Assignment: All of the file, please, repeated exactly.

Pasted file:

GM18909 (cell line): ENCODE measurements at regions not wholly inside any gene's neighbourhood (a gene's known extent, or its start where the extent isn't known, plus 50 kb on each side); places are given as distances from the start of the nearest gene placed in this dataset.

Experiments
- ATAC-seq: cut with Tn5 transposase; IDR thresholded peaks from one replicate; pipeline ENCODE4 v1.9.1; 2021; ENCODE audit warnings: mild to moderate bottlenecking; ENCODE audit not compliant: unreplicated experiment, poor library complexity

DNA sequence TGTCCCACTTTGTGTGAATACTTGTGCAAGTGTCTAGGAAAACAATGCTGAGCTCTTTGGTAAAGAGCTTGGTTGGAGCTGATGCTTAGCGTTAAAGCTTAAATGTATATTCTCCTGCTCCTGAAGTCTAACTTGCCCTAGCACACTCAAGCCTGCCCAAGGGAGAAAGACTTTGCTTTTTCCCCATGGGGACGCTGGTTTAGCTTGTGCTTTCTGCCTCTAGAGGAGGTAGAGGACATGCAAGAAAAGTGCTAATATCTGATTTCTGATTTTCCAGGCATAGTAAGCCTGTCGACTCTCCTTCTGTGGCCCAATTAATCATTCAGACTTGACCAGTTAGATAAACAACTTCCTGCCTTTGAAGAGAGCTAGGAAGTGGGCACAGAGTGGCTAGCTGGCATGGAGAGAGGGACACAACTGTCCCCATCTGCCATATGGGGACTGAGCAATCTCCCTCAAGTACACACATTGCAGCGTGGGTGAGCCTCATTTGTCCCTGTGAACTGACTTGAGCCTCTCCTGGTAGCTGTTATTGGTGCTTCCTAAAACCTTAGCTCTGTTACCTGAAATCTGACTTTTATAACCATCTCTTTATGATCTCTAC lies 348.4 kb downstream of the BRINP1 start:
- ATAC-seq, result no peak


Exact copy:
GM18909 (cell line): ENCODE measurements at regions not wholly inside any gene's neighbourhood (a gene's known extent, or its start where the extent isn't known, plus 50 kb on each side); places are given as distances from the start of the nearest gene placed in this dataset.

Experiments
- ATAC-seq: cut with Tn5 transposase; IDR thresholded peaks from one replicate; pipeline ENCODE4 v1.9.1; 2021; ENCODE audit warnings: mild to moderate bottlenecking; ENCODE audit not compliant: unreplicated experiment, poor library complexity

DNA sequence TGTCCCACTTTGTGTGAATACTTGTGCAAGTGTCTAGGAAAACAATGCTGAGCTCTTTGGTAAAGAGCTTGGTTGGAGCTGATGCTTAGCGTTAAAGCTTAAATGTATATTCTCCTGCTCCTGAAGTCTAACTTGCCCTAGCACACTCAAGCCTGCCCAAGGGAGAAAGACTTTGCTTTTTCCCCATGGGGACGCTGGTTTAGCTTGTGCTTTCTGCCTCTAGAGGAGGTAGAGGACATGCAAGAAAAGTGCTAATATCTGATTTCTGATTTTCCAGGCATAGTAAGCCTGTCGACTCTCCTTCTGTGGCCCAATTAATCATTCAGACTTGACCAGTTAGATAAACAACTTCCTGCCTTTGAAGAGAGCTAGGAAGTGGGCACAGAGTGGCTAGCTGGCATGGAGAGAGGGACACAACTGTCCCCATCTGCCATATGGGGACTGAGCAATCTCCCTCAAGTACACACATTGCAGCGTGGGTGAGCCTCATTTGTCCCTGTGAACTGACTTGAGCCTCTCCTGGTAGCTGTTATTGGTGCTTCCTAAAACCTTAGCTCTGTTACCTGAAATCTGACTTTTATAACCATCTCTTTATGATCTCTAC lies 348.4 kb downstream of the BRINP1 start:
- ATAC-seq, result no peak